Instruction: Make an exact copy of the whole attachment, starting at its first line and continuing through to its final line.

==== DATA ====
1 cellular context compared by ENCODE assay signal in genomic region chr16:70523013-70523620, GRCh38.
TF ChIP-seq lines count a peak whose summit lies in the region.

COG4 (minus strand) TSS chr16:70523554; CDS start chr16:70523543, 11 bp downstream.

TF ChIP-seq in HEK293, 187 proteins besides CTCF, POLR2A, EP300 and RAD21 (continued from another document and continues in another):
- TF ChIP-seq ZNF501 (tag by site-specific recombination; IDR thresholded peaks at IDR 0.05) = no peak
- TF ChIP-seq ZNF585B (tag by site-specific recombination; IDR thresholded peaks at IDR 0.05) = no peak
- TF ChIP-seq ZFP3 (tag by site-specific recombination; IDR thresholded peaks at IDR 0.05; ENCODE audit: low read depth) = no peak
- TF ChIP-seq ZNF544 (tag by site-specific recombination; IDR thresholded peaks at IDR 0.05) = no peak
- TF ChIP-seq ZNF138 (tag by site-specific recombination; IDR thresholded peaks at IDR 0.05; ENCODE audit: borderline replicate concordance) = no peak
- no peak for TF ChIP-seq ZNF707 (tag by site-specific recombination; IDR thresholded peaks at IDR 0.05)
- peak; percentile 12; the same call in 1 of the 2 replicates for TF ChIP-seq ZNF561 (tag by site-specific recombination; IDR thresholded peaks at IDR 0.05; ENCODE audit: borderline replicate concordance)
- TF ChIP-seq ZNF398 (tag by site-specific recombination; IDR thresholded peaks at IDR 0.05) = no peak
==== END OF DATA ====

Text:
1 cellular context compared by ENCODE assay signal in genomic region chr16:70523013-70523620, GRCh38.
TF ChIP-seq lines count a peak whose summit lies in the region.

COG4 (minus strand) TSS chr16:70523554; CDS start chr16:70523543, 11 bp downstream.

TF ChIP-seq in HEK293, 187 proteins besides CTCF, POLR2A, EP300 and RAD21 (continued from another document and continues in another):
- TF ChIP-seq ZNF501 (tag by site-specific recombination; IDR thresholded peaks at IDR 0.05) = no peak
- TF ChIP-seq ZNF585B (tag by site-specific recombination; IDR thresholded peaks at IDR 0.05) = no peak
- TF ChIP-seq ZFP3 (tag by site-specific recombination; IDR thresholded peaks at IDR 0.05; ENCODE audit: low read depth) = no peak
- TF ChIP-seq ZNF544 (tag by site-specific recombination; IDR thresholded peaks at IDR 0.05) = no peak
- TF ChIP-seq ZNF138 (tag by site-specific recombination; IDR thresholded peaks at IDR 0.05; ENCODE audit: borderline replicate concordance) = no peak
- no peak for TF ChIP-seq ZNF707 (tag by site-specific recombination; IDR thresholded peaks at IDR 0.05)
- peak; percentile 12; the same call in 1 of the 2 replicates for TF ChIP-seq ZNF561 (tag by site-specific recombination; IDR thresholded peaks at IDR 0.05; ENCODE audit: borderline replicate concordance)
- TF ChIP-seq ZNF398 (tag by site-specific recombination; IDR thresholded peaks at IDR 0.05) = no peak